This decision will likely have a significant impact on pending cases. It could be the end of the road for pending TCPA class actions involving solicited faxes sent without the detailed opt-out notice required by the regulations. And, the decision might very well hobble the cottage industry of plaintiff law firms that have been capitalizing on the Solicited Fax Rule. So, in cases where the fax was sent with permission but without an opt-out notice, the focus of the litigation will likely shift to establishing "prior express invitation or permission." This shift may also make it harder for plaintiffs to secure class certification as various courts have recognized that consent is a highly individualized issue that is typically inappropriate for class-wide resolution.
But, the class action plaintiffs are unlikely to go down without a fight and have already appealed the decision to an en banc panel of the D.C. Circuit. If rehearing is denied, the likely next step will be an appeal to the United States Supreme Court, especially given Judge Pillard's pointed dissent. As for the FCC, Chairman Pai has already spoken strongly in favor of the majority's decision, pledging that "going forward, the Commission will strive to follow the law and exercise only the authority that has been granted to us by Congress." Given his support of the decision, it appears unlikely that the FCC under his leadership will support the appeal, which might lend less credence to the merits. For the time being, it is likely that class action plaintiffs will use the appeals process as a means to keep their cottage industry alive.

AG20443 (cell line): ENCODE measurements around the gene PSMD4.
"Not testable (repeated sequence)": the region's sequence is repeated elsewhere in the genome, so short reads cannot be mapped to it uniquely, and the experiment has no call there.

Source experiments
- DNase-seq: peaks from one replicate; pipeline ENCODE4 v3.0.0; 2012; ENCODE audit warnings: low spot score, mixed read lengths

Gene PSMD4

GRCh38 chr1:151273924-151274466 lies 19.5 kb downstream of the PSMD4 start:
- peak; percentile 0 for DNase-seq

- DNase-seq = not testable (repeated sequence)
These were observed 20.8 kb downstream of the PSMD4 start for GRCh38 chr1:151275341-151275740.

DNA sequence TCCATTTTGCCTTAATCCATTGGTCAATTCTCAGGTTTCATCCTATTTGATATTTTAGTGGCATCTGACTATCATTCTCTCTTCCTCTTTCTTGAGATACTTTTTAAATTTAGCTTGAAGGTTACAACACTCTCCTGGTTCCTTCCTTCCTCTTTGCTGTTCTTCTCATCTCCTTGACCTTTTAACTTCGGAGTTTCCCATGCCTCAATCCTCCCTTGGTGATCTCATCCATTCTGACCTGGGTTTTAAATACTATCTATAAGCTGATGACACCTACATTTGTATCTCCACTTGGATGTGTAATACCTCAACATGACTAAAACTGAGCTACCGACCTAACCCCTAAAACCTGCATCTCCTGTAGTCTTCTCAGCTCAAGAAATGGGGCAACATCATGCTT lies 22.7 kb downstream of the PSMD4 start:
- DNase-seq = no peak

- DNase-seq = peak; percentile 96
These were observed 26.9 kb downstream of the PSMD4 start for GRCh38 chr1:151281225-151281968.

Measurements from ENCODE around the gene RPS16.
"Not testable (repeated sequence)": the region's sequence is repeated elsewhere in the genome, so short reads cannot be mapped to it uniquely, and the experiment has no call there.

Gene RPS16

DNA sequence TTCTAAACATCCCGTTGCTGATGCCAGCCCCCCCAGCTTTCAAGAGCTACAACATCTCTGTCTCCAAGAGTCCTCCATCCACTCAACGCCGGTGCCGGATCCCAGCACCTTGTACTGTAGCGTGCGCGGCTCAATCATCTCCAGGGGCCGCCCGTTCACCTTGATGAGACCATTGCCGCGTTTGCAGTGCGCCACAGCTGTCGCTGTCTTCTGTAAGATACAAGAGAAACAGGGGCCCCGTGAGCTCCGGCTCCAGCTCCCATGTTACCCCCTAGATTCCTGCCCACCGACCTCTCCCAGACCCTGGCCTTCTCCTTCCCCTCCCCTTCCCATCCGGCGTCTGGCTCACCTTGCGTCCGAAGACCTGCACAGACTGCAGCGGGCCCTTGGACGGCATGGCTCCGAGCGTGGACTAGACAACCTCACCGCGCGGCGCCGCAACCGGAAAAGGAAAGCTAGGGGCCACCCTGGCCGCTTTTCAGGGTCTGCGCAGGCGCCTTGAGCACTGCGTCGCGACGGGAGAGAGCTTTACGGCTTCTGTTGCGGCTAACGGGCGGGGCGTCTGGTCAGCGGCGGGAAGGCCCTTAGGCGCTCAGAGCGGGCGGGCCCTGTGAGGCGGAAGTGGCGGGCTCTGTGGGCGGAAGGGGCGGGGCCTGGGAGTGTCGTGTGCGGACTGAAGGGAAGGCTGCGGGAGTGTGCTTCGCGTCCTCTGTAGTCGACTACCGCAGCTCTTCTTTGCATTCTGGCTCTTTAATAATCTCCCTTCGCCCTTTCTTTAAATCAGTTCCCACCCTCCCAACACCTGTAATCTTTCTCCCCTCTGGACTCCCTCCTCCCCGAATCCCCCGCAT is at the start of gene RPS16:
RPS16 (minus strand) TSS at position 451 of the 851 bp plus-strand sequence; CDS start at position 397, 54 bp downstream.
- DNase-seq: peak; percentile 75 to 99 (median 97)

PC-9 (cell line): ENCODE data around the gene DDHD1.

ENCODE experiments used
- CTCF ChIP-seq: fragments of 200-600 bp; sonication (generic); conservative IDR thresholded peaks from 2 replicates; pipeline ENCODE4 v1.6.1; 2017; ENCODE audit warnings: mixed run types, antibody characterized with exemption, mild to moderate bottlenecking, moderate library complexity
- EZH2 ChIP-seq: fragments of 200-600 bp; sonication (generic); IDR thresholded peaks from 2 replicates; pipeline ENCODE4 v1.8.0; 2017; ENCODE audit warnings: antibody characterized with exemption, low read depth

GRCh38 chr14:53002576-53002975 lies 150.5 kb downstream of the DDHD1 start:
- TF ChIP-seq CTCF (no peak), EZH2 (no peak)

While the decision allows the medical device community to breathe a (measured) sigh of relief, such businesses should remain aware of the TCPA's requirements and the impact of this decision in their operations. Some compliance best practices that medical device companies should implement include:
- Ensure that permission is obtained before sending fax advertisements;
- If sending a fax based on an established business relationship, ensure the fax has a proper opt-out as detailed in the regulations;
- Maintain records of permission and/or an established business relationship for at least four years:
o The more detailed, the better. If receiving permission to send a fax, record date, time, who gave permission, their title, and what he or she said;
o Train sales representatives to contemporaneously record details of permission obtained in person, such as during a visit to a hospital or doctor's office;
- Choose marketing vendors carefully:
o If hiring a vendor to send fax marketing on your behalf, ensure the contract requires the vendor to comply with the above practices;
o Do a litigation search to determine if the vendor has been identified in TCPA litigation;
- Do not send unsolicited fax advertisements, as they are still generally prohibited by the TCPA, regardless of an opt-out notice being included.
Diana Eisner, JD is an associate in Manatt, Phelps & Phillips' TCPA compliance and class action defense practice. She is based in Washington, D.C.
[Image courtesy of HYWARDS/FREEDIGITALPHOTOS.NET]